Trade and Private Sector Development
EU - Project: Support for Trade & Economic Capacity Building

Trade and Private Sector Development

Ministry of Industry, Commerce and Supplies
Singhadurbar, Kathmandu


Food Technology & Quality Control (FTQC) laboratory staff in Biratnagar and other regional FTQC laboratories successfully complete a 6 week practical training course on microbiological analysis of foodstuffs

November 01, 2018 109

14 technical staff from the Food Technology & Quality Control  (FTQC) laboratory  in Biratnagar and other regional FTQC  laboratories successfully completed a 6 week practical hands-on training course on basic methods for the microbiological analysis of foodstuffs. The course was organised by the EU funded Trade & Private Sector Developed (TPSD) Project and the Department of Food Technology and Quality Control (DFTCQ), Ministry of Agriculture and Livestock Development (MoALD). It was delivered in three phases by laboratory specialists  Mrs Helen Shrestha and Mr Edward Langridge (for the 1st phase). It included the microbiological examination of tea, coffee, cardamom, ginger, milk & dairy products for Total plate count, Coliform, Enterobacteriaceae, E coli, Yeast & Mold. The Certificate of Participation were presented in the  Closing Ceremony to the technical staff by Director General  Mr Sanjeev Kumar Karn, DFTQC,  Mr Pramod Koirala, Office Chief, FTQC Biratnagar and Mr. Colm Halloran, Key Advisor, EU TPSD Project,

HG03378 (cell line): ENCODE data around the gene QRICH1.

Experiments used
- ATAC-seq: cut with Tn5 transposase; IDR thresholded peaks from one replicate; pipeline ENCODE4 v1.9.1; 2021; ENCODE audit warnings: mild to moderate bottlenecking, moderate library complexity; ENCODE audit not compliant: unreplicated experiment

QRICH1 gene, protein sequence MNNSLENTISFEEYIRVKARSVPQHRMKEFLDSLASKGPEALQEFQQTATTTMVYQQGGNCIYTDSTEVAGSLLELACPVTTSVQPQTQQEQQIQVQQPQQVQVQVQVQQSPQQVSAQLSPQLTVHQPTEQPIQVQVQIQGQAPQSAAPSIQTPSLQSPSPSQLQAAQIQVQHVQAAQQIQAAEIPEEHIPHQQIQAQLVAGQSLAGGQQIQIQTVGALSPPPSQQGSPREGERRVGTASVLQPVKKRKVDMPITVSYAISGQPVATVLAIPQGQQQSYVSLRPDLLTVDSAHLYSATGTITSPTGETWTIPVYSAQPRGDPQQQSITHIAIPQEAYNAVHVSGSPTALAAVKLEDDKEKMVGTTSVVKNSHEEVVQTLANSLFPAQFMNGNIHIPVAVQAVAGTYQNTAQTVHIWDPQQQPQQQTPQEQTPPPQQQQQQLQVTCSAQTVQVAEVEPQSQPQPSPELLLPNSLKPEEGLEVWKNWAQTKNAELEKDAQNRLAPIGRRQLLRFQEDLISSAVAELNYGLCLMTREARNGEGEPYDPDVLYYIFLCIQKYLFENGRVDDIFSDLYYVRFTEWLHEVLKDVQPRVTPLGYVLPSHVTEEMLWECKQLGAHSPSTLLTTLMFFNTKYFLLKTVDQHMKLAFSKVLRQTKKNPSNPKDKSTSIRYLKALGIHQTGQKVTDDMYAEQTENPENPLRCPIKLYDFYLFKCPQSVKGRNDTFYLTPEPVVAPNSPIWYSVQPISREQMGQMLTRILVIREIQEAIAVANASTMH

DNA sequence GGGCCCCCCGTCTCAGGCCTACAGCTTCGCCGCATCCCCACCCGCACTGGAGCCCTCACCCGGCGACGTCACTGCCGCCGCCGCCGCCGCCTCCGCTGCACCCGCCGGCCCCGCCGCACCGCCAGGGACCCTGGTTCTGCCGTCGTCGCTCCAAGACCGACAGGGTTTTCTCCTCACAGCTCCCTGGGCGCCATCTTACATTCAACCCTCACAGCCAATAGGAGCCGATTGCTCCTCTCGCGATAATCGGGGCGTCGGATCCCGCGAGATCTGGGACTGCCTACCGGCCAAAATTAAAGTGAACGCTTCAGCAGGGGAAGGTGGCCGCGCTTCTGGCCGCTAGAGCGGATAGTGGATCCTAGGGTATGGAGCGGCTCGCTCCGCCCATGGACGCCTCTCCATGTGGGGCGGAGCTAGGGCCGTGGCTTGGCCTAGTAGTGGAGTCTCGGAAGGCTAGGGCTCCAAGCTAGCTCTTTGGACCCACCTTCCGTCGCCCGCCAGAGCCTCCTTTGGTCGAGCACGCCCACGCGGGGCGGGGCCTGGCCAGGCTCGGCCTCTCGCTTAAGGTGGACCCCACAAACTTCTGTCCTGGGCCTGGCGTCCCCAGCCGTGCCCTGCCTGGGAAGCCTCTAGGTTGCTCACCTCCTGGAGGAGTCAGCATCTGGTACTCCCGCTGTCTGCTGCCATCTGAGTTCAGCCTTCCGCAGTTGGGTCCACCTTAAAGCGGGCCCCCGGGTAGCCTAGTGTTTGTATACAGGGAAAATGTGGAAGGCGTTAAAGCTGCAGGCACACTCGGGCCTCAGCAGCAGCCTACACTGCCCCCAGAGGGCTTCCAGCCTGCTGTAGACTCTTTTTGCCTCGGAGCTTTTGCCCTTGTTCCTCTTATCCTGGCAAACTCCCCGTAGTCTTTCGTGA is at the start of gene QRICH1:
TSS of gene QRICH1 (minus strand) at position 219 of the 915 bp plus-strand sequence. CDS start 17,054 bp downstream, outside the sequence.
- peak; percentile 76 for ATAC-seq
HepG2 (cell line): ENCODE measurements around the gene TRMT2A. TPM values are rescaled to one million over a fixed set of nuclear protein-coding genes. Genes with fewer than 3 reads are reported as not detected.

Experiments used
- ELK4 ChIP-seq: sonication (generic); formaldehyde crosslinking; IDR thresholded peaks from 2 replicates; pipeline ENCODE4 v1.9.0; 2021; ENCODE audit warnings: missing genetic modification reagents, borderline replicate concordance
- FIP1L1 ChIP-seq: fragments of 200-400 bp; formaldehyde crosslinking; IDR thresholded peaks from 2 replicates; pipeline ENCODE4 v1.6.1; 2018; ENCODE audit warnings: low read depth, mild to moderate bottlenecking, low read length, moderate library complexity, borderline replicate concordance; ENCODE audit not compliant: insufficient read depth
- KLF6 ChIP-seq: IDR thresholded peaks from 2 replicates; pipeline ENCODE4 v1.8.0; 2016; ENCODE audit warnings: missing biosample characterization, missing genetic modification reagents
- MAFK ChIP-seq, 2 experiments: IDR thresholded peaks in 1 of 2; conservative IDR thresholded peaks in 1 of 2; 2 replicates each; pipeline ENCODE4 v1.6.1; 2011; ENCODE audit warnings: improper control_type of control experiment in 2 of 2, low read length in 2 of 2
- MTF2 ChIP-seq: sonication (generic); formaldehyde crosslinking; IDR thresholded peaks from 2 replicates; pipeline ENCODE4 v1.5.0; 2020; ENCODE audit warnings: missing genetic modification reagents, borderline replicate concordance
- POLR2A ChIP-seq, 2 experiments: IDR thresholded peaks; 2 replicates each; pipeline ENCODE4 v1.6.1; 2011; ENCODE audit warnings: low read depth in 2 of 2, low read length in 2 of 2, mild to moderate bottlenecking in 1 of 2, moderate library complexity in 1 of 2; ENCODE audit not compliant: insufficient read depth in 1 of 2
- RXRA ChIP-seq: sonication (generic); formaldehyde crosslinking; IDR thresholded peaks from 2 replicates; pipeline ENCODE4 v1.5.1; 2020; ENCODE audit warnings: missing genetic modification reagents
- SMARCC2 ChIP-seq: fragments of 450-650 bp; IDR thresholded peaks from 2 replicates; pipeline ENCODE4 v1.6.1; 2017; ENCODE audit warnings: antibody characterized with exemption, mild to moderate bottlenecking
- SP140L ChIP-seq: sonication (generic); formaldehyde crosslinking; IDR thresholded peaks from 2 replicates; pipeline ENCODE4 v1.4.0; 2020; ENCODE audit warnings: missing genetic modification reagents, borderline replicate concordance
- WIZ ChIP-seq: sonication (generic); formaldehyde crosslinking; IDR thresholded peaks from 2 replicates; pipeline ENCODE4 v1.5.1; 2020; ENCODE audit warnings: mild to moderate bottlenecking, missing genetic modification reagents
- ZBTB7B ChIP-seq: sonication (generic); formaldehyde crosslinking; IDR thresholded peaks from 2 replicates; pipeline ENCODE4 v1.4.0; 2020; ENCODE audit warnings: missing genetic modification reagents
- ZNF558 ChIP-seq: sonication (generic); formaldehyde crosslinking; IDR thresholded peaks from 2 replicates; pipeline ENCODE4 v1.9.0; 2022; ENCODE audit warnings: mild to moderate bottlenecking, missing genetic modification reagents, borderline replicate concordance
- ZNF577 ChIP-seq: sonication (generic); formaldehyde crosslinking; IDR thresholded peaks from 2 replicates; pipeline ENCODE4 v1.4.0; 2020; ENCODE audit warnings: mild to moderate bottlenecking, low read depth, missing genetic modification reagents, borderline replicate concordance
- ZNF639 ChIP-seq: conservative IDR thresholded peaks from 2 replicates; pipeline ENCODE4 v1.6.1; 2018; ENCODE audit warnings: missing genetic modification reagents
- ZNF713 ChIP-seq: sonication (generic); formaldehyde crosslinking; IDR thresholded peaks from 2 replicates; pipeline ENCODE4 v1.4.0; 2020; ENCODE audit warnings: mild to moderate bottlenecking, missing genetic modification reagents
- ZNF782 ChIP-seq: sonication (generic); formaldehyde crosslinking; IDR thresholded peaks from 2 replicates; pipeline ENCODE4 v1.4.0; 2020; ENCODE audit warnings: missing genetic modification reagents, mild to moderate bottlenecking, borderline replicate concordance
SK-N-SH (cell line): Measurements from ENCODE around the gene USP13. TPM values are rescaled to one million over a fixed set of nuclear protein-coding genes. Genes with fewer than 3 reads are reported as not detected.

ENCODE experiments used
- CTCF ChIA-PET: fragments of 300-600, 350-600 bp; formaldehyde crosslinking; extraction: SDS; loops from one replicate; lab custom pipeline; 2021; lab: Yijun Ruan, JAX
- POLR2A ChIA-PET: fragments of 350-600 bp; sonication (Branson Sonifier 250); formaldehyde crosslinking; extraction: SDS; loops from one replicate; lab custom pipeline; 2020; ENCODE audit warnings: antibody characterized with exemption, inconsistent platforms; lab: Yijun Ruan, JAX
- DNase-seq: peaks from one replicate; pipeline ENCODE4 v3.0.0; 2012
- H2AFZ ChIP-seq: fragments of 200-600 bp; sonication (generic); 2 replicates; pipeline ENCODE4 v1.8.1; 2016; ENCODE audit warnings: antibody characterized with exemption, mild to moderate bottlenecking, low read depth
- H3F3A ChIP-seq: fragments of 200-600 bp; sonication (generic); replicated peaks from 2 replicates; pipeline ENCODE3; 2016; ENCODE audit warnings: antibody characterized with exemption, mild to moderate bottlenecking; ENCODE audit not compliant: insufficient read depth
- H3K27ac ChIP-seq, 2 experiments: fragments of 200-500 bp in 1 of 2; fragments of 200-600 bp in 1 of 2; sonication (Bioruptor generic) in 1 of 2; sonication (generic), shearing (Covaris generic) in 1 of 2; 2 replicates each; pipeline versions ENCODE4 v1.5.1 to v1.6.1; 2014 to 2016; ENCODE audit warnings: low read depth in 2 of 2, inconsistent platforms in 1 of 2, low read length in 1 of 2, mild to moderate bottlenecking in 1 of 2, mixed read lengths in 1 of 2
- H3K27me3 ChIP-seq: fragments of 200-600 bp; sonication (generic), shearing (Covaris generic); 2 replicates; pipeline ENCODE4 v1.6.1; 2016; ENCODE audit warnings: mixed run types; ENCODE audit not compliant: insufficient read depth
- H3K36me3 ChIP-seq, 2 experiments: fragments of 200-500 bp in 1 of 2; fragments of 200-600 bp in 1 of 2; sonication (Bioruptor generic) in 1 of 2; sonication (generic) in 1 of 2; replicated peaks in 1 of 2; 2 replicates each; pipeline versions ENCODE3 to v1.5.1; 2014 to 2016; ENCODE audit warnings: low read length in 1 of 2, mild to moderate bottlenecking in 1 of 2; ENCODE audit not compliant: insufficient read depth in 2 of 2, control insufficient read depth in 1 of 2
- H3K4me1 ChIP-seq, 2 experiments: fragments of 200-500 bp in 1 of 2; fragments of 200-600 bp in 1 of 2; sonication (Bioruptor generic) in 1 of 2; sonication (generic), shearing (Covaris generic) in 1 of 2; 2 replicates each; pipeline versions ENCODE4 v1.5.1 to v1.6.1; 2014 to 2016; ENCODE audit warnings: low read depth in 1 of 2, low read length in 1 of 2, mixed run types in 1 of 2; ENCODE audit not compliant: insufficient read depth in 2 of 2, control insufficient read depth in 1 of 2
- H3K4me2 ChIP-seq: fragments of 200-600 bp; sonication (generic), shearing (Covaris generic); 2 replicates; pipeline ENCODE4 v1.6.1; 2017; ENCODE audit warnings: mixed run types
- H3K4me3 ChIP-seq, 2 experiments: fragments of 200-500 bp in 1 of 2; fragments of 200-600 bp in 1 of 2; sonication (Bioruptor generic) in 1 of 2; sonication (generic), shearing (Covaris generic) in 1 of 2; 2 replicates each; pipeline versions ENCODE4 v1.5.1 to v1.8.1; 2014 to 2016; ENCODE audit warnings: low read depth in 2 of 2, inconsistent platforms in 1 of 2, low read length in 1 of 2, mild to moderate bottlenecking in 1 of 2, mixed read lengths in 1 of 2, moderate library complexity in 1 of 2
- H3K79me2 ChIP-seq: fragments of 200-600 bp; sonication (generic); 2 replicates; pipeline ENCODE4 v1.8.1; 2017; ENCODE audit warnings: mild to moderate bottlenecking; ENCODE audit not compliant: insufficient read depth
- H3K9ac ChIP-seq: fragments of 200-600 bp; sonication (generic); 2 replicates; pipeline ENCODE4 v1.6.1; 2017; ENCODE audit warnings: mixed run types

The completion of this training course strengthens the capacity of  DFTQC and the  FTQCs  to test  food samples for microbiological contamination (taken as part of their  regulatory inspection and market surveillance   activities.  Microbiological contamination is a major source of food borne illness worldwide. According to the United States Food and Drug Administration (FDA)  in   the USA alone these illness result in over 125,000 hospitalisations and 3,000 deaths per annum. Strengthened capacity to test foodstuffs in this area will strengthen consumer protection against unsafe products being placed on the market by domestic producers and importers. It will  enable more effective market surveillance to ensure compliance by domestic producers to national food standards.. This wil improve the quality environment in Nepal for the production of foodstuffsThis will increase confidence in the quality & safety of Nepalese food products and strengthen their competitiveness  on the domestic  and export markets. It will also  contribute to reduced food borne illnesses and, as these illnesses disproportionately affect poor people, fewer incidences of  these illnesses will  contribute  to poverty reduction.